A few of my own resources (feel free to copy and/or share):
Area 4, Collegiality and Professionalism, is aimed at how we can engage our teaching communities more effectively, locally, nationally and globally. Hurley gives us many strategies to step out of our four classroom walls and seek learning opportunities. Although a teacher of 20 years, having started at a new school last August I found I was faced with some of the challenges discussed in the book. I needed help navigating how the school functions, not to mention some good conversation in my subject area. Had some of the suggestions in Making Your Teaching Something Special been in place, it may have been that much easier. Regardless of your situation, he suggests, it’s on us to seek those professional discussions. (and perhaps create them through organizing an Edcamp or CoffeeEDU) (I’ll add attending a Google Educator Group event - or starting your own GEG) These kinds of events are usually half to one day, or in the case of CoffeeEDU, just an hour. You decide. These kinds of events are invaluable to expand your PLN. (professional learning network)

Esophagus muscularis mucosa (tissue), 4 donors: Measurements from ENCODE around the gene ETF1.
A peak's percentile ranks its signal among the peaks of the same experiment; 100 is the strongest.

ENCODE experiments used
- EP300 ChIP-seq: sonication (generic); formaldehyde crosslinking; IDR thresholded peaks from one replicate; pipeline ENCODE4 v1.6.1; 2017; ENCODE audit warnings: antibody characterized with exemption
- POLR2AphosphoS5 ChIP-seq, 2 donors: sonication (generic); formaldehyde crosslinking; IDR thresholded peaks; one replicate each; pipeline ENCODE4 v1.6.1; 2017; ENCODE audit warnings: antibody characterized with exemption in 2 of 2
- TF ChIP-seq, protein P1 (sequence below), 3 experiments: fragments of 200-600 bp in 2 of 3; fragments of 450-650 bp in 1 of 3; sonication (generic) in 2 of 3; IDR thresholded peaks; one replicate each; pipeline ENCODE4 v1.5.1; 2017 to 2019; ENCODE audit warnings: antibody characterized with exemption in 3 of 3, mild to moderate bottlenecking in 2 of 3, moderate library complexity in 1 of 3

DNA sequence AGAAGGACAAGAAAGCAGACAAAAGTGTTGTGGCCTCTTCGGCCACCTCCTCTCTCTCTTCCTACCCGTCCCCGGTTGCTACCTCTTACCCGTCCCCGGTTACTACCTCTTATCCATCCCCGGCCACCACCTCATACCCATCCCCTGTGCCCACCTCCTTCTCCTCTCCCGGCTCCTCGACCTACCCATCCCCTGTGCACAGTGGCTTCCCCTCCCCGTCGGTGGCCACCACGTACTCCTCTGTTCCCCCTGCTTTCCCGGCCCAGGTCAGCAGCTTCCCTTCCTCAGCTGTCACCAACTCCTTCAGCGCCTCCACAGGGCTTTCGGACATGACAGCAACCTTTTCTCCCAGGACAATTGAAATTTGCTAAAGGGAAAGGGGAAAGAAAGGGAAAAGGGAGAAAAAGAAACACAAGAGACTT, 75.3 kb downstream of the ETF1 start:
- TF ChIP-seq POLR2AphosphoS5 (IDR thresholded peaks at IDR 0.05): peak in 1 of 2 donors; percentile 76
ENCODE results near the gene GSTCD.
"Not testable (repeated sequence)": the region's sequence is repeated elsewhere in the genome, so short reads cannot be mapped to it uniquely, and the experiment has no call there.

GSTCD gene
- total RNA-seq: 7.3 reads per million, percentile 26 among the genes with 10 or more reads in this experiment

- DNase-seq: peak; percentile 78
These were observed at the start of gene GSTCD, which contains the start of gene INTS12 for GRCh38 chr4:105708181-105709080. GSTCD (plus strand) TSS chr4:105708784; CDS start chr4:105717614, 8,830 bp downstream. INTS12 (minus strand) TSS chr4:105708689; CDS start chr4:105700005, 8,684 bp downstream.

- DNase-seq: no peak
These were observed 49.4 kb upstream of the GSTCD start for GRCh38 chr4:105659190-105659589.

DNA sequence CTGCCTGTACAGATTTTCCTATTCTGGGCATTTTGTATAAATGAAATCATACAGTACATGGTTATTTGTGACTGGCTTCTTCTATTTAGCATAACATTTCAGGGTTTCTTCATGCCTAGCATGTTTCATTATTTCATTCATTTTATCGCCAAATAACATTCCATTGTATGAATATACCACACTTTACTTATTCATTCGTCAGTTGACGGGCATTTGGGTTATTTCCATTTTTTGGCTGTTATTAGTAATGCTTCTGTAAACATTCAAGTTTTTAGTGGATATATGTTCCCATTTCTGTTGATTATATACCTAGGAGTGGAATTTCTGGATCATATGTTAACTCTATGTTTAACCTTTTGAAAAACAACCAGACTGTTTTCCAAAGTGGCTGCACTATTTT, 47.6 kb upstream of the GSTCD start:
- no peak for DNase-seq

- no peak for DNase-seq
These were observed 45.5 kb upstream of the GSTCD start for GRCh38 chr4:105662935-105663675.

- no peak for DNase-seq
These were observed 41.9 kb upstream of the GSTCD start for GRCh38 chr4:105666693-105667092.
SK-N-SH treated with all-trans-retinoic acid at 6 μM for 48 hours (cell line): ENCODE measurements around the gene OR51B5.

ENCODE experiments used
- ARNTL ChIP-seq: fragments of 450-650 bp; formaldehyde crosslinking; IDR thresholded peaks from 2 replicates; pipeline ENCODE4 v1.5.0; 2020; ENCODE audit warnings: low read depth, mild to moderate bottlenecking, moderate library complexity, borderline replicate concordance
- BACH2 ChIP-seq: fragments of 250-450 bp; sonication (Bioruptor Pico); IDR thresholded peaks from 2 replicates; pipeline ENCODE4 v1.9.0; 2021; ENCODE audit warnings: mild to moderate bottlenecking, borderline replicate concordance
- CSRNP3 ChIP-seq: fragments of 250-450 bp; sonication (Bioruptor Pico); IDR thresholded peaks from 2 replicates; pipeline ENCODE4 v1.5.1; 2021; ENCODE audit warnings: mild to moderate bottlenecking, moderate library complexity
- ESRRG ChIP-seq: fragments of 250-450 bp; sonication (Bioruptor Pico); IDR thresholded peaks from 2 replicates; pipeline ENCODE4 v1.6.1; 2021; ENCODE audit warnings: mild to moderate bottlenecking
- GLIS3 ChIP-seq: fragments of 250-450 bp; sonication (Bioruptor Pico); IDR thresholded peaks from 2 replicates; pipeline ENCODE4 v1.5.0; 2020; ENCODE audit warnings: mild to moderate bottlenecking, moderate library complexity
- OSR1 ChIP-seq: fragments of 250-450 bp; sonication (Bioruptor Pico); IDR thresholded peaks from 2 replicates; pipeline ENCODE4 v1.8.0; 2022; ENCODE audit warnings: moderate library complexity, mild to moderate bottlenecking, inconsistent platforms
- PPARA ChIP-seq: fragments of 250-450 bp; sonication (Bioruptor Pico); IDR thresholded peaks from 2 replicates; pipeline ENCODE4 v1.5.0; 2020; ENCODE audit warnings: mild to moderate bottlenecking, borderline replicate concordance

Taking advantage of the internet age is seeking out ideas online - using or adapting the zillions of great ideas already out there. (don’t forget to cite your source!) There is a tremendous economy of sharing online, and if you don’t tap into it you’re making a mistake. Stretch your thinking to use the resources beyond teaching content, but also to develop skills. Hurley also suggests using student-created material to drive some of your professional conversations. What did you like, dislike, or would change if you were to give the same assessment? A lot of learning can come from such a discussion. (check out Hurley’s select list of select list of nextvista.org videos for this purpose) This section also emphasizes the need to question old processes. In one anecdote he discusses how a student could benefit from using the same assignment in two classes, but develop different skills. A very important chapter here is dealing with mediocrity - getting professional selves out of the doldrums and continuing to learn and improve, and maintain an awareness of the attitudes, words, and body language we put out there for the whole world to see.